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Performance Zoning

Performance zoning adjusts permitted development to reflect site conditions and potential neighborhood impacts.

Performance zoning is most frequently used in residential areas to take into account natural and historic features.

How it Works

Performance zoning, sometimes called "impact zoning" or "flexible zoning," is a method of regulating the design and location of a development based on factors that relate directly to the development's site and the specific effects of the development on its neighborhood. Performance zoning is a way to make traditional zoning more sensitive to the particular nature of specific development sites and has been used in both residential and non-residential developments.

Performance zoning regulations commonly require the identification and mapping of natural and manmade features that are to be protected on a property, while also taking into account the impacts that the development will have on the local neighborhood.

In performance zoning, natural features such as wetlands, watercourses, floodplains, and steep slopes are commonly protected from development, as well as woodlands, prime agricultural soils, and historic features. After these areas are identified and mapped, they are deducted from a site's development potential, and the remaining areas can then be developed at a density permitted by the zoning ordinance.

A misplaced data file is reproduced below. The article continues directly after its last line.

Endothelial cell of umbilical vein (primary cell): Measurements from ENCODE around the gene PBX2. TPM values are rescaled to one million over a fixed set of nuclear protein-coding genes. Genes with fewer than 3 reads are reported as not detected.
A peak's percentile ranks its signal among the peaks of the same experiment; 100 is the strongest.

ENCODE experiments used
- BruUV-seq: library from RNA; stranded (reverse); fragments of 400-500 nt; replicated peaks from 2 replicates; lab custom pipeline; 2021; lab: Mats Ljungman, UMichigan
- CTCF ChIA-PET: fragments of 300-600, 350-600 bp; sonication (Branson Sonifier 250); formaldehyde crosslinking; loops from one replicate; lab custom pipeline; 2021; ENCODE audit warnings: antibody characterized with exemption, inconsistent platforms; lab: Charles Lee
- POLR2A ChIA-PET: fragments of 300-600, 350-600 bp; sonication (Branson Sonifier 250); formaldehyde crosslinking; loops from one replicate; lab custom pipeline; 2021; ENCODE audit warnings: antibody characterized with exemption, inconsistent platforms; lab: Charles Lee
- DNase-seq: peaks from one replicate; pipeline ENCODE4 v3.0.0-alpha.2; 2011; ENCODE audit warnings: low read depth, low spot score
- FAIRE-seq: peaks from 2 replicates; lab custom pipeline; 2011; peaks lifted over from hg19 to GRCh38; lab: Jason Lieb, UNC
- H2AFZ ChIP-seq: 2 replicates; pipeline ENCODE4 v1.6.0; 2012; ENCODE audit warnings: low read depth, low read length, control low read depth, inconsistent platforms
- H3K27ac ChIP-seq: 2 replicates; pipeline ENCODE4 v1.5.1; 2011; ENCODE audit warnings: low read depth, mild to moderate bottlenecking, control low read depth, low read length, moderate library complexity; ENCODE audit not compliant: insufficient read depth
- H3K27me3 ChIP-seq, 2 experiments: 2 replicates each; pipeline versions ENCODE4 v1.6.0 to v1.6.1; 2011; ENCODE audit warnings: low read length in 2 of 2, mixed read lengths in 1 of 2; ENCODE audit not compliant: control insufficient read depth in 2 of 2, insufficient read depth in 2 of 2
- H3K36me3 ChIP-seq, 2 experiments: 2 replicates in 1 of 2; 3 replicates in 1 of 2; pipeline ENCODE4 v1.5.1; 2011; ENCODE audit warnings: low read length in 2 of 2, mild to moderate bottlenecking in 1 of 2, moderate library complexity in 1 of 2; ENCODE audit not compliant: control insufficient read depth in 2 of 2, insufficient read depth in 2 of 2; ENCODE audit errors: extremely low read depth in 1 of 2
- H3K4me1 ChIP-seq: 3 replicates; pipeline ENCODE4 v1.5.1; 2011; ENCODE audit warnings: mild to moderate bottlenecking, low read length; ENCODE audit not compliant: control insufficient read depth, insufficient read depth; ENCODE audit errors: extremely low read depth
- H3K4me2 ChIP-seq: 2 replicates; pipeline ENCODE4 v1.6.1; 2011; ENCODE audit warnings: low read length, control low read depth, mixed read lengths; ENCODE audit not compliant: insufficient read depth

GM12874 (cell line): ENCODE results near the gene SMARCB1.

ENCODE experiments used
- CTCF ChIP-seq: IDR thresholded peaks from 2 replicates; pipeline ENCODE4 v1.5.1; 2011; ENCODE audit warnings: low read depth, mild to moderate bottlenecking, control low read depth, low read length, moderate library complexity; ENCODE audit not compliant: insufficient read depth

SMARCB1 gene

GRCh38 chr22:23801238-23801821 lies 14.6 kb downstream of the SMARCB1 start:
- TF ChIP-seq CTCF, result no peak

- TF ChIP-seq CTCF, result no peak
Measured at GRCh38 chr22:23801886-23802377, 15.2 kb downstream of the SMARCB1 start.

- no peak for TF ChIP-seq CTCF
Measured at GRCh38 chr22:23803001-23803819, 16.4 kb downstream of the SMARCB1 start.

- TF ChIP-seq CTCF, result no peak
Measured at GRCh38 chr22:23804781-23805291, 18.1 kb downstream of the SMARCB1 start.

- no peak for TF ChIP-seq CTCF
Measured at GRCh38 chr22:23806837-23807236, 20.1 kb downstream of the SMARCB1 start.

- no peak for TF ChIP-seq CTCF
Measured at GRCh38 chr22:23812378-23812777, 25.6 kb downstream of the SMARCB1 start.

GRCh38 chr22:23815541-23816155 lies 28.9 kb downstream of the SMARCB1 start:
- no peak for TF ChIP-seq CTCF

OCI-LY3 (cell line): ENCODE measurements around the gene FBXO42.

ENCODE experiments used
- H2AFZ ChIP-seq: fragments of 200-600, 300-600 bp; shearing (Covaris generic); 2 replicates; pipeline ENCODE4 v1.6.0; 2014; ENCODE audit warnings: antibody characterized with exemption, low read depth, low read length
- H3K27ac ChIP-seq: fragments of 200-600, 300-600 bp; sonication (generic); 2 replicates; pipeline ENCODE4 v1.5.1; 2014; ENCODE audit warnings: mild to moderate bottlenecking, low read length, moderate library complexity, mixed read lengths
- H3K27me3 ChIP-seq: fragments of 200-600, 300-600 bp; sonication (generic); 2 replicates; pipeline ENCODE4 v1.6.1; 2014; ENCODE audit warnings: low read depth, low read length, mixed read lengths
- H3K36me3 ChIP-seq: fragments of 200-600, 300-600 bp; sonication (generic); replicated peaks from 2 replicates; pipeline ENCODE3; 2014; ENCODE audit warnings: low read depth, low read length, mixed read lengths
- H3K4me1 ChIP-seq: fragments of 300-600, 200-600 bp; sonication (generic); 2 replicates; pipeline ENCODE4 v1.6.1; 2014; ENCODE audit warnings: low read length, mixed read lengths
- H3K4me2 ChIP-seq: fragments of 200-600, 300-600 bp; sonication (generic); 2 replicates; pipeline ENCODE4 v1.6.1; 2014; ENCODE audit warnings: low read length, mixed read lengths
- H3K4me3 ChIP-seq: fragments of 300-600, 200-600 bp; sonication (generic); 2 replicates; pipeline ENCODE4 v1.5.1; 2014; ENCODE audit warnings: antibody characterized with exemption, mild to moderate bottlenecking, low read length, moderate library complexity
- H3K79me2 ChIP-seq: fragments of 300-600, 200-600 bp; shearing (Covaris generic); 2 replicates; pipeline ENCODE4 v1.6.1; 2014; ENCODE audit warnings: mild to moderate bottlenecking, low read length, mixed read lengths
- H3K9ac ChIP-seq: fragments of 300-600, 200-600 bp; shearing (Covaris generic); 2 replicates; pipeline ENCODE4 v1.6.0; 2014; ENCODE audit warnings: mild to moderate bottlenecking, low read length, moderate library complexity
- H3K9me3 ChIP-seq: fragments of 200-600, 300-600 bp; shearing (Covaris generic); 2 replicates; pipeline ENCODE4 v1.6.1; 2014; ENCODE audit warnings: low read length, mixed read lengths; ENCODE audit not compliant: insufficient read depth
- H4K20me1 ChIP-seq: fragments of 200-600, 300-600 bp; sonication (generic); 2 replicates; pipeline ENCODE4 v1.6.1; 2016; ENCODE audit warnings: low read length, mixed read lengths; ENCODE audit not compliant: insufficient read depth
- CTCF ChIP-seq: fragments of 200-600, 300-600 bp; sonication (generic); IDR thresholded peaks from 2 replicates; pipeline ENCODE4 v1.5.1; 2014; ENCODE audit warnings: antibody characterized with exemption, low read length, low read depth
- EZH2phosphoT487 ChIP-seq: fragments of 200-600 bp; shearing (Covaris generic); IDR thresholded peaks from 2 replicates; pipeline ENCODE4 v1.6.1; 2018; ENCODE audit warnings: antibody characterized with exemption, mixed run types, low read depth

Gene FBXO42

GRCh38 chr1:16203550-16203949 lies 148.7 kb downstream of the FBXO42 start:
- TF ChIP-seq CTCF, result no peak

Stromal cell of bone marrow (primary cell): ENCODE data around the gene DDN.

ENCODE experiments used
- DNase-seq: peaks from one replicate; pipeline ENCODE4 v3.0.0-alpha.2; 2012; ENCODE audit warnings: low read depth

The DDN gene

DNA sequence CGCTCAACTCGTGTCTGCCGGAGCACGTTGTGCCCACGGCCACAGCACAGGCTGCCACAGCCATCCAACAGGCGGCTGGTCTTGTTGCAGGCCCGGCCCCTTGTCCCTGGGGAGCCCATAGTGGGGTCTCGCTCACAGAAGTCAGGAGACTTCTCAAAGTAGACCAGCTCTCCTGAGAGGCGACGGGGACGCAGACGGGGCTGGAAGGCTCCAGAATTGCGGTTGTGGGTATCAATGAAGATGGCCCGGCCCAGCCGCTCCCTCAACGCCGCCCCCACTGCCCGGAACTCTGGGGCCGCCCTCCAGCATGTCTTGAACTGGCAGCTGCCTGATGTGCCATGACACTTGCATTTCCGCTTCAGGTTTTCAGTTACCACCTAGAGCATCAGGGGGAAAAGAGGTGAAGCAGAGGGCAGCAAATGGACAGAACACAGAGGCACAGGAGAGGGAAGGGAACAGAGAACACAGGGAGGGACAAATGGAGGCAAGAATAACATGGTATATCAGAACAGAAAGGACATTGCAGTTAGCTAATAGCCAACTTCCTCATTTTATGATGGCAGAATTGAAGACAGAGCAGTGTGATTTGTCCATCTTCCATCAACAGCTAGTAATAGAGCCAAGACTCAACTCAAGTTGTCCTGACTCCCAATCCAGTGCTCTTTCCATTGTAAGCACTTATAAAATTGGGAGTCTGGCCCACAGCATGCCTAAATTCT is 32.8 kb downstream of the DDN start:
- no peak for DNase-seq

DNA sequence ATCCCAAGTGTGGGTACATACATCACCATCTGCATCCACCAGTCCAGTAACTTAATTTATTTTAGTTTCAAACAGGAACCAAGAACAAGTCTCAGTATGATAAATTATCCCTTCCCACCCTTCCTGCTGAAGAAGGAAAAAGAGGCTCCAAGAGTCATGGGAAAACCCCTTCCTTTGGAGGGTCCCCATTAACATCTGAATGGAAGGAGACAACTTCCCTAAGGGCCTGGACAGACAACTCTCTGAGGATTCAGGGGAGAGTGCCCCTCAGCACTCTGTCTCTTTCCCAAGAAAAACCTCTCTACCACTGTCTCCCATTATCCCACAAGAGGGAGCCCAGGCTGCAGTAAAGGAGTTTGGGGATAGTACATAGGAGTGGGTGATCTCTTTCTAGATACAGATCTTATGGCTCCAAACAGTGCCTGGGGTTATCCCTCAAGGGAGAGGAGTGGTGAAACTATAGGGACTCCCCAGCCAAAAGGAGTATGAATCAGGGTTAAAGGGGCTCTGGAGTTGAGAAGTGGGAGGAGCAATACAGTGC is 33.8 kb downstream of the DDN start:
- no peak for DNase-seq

In addition to identifying site features that should be protected, performance zoning can also examine the impact of the development on the neighborhood and community, such as lost viewsheds, development that is incompatible with community character, and increased traffic. To ameliorate these impacts, performance zoning might require less intense development, changes to a development design, or improvements to adjoining roads.


Balances Development with a Site's Carrying Capacity

The design matches the area's ability to accept development without overburdening the environment, utility and circulation system, etc.

Permits a Wider Range of Land Uses

When a site's capacity to accept development is balanced with the area's ability to accommodate increased demands on the environment, utility and circulation system, etc., more flexibility in site design and land uses could be permitted.

Reduces Potential Land Use Conflicts

Almost any land use can be made compatible with adjacent land uses if its potential adverse effects are eliminated or minimized.

Offers More Development Flexibility

The private sector can respond to market forces more quickly and can use more discretion in deciding on land use types.

Increases the Efficiency of Land Usage

Performance zoning can make better use of existing infrastructure, which will tend to encourage development (and redevelopment) into places Urban, Suburban and Suburban Center Landscape areas.

In this scenario, performance zoning is used to allow an old industrial building to have new uses while natural areas are restored and existing homes are buffered.

The Newlin Greene development matches the number of new homes with the carrying capacity of the land.

Get Started

A municipality should first establish land use policies in its comprehensive plan that support the concepts that will be implemented through performance zoning regulations. Performance zoning regulations are then implemented in a municipality's zoning ordinance and supplemented by a subdivision and land development ordinance.